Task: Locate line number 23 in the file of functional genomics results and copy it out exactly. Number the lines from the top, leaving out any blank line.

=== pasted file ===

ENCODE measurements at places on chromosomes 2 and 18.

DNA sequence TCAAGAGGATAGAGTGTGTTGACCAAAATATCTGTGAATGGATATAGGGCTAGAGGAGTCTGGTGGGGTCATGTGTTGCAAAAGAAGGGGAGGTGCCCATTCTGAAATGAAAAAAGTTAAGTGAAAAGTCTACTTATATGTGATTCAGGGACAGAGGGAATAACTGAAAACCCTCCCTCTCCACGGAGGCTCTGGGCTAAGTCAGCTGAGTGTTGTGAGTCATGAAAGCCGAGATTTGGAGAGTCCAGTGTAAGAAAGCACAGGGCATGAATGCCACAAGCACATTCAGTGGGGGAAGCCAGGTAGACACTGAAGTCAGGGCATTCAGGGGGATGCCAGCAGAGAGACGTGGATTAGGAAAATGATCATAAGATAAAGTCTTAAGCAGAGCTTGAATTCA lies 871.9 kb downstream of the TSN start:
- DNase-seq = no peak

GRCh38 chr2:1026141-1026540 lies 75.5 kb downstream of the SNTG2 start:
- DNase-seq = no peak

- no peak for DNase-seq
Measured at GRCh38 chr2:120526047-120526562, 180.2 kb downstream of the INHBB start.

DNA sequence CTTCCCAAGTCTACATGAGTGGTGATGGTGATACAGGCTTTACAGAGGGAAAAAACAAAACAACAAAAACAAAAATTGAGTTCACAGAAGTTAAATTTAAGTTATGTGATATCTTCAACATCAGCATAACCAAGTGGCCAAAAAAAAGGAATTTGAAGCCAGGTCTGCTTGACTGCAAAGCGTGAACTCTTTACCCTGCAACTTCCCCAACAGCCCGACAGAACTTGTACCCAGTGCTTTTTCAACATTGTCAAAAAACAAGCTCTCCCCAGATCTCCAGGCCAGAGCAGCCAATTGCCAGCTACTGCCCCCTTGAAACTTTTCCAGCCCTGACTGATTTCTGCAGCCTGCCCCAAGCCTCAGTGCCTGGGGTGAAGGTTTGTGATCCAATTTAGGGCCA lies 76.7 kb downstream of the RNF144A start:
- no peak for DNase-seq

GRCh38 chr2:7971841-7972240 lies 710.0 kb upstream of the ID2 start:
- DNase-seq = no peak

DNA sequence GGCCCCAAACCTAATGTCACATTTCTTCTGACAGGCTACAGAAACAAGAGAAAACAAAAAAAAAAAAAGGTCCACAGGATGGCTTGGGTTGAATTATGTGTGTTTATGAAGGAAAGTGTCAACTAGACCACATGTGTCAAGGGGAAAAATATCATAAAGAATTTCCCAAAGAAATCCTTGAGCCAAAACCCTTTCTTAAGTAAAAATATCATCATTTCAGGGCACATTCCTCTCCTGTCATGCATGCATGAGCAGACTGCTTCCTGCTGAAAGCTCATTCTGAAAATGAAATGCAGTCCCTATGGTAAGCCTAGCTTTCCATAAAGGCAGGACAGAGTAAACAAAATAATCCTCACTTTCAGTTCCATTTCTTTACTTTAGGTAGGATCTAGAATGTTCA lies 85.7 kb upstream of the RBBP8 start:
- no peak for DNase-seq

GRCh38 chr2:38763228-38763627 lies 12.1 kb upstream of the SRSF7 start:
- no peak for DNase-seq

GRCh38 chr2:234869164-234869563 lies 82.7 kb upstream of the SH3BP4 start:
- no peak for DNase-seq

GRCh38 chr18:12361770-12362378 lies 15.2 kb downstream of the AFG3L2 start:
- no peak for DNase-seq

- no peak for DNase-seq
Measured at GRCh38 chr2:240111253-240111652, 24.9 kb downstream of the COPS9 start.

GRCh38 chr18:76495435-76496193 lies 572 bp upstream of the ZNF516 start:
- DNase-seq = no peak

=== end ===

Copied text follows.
- DNase-seq = no peak